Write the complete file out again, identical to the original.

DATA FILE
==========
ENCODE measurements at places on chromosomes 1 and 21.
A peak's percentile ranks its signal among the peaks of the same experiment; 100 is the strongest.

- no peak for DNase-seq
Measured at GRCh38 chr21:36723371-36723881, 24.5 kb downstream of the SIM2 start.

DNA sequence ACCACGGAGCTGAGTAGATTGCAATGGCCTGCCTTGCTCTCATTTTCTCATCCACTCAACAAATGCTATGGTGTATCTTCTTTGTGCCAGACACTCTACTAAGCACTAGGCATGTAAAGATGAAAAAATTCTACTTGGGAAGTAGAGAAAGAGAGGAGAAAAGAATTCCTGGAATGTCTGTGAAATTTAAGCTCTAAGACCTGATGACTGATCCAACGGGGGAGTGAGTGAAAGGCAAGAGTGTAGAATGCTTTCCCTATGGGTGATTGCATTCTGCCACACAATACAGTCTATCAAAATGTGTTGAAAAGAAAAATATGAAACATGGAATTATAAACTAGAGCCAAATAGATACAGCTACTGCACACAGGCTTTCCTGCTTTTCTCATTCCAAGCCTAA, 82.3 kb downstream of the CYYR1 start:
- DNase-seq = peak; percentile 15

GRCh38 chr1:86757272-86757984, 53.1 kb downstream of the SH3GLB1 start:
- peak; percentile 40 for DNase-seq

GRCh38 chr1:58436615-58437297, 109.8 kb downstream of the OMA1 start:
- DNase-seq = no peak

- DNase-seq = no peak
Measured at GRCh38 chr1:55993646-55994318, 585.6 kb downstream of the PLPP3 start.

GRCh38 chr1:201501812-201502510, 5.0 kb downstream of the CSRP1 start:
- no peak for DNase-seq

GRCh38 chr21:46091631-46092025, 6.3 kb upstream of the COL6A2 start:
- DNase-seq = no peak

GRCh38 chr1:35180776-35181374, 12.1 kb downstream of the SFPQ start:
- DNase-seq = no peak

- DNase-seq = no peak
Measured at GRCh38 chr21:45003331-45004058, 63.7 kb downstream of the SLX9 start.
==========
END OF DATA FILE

ENCODE measurements at places on chromosomes 1 and 21.
A peak's percentile ranks its signal among the peaks of the same experiment; 100 is the strongest.

- no peak for DNase-seq
Measured at GRCh38 chr21:36723371-36723881, 24.5 kb downstream of the SIM2 start.

DNA sequence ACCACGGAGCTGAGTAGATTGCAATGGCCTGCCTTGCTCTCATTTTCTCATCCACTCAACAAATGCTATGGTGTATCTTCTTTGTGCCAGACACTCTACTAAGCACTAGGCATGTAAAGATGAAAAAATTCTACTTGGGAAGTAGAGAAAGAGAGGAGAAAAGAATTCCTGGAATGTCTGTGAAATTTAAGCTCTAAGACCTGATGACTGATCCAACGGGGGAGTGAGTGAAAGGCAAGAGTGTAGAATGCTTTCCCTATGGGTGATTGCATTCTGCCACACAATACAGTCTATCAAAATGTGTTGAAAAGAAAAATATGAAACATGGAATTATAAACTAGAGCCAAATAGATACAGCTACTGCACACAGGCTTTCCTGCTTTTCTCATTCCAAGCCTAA, 82.3 kb downstream of the CYYR1 start:
- DNase-seq = peak; percentile 15

GRCh38 chr1:86757272-86757984, 53.1 kb downstream of the SH3GLB1 start:
- peak; percentile 40 for DNase-seq

GRCh38 chr1:58436615-58437297, 109.8 kb downstream of the OMA1 start:
- DNase-seq = no peak

- DNase-seq = no peak
Measured at GRCh38 chr1:55993646-55994318, 585.6 kb downstream of the PLPP3 start.

GRCh38 chr1:201501812-201502510, 5.0 kb downstream of the CSRP1 start:
- no peak for DNase-seq

GRCh38 chr21:46091631-46092025, 6.3 kb upstream of the COL6A2 start:
- DNase-seq = no peak

GRCh38 chr1:35180776-35181374, 12.1 kb downstream of the SFPQ start:
- DNase-seq = no peak

- DNase-seq = no peak
Measured at GRCh38 chr21:45003331-45004058, 63.7 kb downstream of the SLX9 start.